Quakers in Arkansas, though small in number, have played an important role in education and race relations, providing teachers and schools for African Americans after the Civil War and organizing interracial programs during the school integration crisis. The Religious Society of Friends, commonly known as Quakers, began in England during the religious ferment of the 1600s through the ministry of George Fox. Quakers believed that all people could develop a personal relationship with God without the intervention of traditional priests or rituals. They worshiped in silence until led to speak by the spirit. They developed testimonies of peace, simplicity, equality, and integrity. Friends’ local congregations are called Monthly Meetings and may affiliate with Quarterly and Yearly Meetings based on both …

Roman Catholics

aka: Catholics
Roman Catholicism is the oldest form of Christianity in the state, yet it has remained the faith of a minority of the population. Catholicism first arrived in Arkansas via Spanish explorers and a French Jesuit missionary, and there were a few Catholics living at Arkansas Post (Arkansas County) during the French and Spanish colonial era of the eighteenth century. Once Arkansas became attached to the American Union by the Louisiana Purchase in 1803, the area underwent a demographic and religious metamorphosis. A wave of Anglo-American Protestants overran the area so that, by 1850, Catholics made up approximately one percent of the total population of the state. The great European migration to the United States between 1840 and 1920, which contained …

Salvation Army

The Salvation Army of Arkansas has served communities around the state since 1895 with programs such as social services, a youth department, music and arts, disaster relief, and camps. In times of crisis and calm, the Salvation Army has rallied to support the people of Arkansas, exemplifying the motto “Doing the Most Good.” The Salvation Army was founded by Methodist minister William Booth and his wife, Catherine, in London, England, in 1865. William Booth rejected the traditional church setting in favor of communicating the message of Christianity to the people directly. Booth walked through the streets of London preaching the gospel to the homeless, the impoverished, and the hungry. His behavior drew criticism from church leaders in London, resulting in Booth …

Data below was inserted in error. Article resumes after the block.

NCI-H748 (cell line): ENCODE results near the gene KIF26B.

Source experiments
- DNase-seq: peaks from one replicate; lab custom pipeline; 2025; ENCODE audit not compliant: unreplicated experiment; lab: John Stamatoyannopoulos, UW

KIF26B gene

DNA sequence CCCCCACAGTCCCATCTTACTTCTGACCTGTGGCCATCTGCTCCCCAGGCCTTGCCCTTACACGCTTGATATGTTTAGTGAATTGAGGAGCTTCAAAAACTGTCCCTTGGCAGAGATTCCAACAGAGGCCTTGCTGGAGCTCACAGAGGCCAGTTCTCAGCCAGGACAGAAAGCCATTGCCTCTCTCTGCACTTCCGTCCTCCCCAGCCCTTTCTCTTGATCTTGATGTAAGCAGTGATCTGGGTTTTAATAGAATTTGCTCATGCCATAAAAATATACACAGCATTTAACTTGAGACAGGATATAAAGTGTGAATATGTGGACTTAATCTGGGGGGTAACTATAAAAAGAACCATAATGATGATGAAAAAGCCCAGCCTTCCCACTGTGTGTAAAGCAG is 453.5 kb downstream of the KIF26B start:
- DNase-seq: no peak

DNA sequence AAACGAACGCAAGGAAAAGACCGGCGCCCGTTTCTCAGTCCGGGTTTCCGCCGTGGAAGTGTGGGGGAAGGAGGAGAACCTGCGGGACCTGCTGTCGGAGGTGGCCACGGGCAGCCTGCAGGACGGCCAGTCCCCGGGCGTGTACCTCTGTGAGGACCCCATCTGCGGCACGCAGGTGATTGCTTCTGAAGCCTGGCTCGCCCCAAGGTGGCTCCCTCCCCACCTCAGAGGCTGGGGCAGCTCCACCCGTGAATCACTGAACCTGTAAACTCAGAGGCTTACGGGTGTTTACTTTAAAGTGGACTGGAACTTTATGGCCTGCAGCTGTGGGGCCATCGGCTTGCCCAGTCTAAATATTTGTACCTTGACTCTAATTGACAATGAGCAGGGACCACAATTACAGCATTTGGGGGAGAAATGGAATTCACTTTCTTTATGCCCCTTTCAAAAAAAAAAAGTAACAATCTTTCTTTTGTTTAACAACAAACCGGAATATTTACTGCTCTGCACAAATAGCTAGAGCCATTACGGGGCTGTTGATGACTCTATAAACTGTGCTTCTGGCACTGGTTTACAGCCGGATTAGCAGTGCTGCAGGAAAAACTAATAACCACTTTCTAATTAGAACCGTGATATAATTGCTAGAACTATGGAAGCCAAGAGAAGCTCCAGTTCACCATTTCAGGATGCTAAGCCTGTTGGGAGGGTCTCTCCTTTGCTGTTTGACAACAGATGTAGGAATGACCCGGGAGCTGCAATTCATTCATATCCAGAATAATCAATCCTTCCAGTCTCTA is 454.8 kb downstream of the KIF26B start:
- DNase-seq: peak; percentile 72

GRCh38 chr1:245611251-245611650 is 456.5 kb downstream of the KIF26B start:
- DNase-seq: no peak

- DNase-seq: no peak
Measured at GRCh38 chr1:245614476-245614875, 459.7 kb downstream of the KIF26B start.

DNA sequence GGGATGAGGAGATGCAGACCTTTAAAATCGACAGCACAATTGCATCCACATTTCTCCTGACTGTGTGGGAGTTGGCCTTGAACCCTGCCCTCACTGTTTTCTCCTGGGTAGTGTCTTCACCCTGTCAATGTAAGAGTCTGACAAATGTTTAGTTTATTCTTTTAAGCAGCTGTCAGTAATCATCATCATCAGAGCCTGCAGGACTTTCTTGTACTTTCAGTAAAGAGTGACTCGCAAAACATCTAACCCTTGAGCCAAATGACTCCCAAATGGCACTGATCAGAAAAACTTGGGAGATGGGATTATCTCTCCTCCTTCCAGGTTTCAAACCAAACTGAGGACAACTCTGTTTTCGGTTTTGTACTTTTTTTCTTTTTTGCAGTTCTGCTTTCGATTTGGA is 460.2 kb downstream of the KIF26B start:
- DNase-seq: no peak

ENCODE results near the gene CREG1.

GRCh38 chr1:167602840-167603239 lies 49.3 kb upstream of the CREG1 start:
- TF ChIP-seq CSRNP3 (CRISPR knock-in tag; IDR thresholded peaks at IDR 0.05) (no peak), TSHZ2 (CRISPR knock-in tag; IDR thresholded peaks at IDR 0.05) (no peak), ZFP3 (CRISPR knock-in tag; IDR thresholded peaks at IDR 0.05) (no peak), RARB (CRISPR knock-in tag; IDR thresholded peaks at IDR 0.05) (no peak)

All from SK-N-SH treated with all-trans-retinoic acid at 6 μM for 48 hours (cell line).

Seventh-Day Adventists

The Seventh-day Adventist Church (SDA) is a Protestant denomination characterized by its observance of the biblical Sabbath (Saturday), its emphasis on the imminent second coming of Jesus Christ, and its fundamental creed, “The Bible, and the Bible alone.” Officially founded in 1863 by Joseph Bates, James White, Ellen G. White, and J. N. Andrews, the SDA Church grew out of the Millerite movement of the mid-1800s. Its founder, William Miller, preached from his farm in Low Hampton, New York, that the second coming (Advent) of Jesus Christ would happen on October 22, 1844. The day passed without incident and became known as the “Great Disappointment.” Many of Miller’s followers disbanded following this, but a small group of Adventists continued their …

Unitarian Universalists

Although Arkansas’s church-going population can be generally characterized as religiously conservative, the state is nevertheless represented on the liberal end of the religious spectrum by a relatively small group of Unitarian Universalists with churches and fellowships in six communities. The largest is the Unitarian Universalist Church of Little Rock, which began as a Unitarian Fellowship in 1950. National RootsTwo struggling religious denominations in the United States, the Unitarians and the Universalists, merged in 1961. Each had developed independently, but a shared liberal perspective that values free will and resists dogma provided common ground. The religious ideas at the core of each date to the beginning of the Christian church in Europe and fueled long histories of dissent from established teachings. …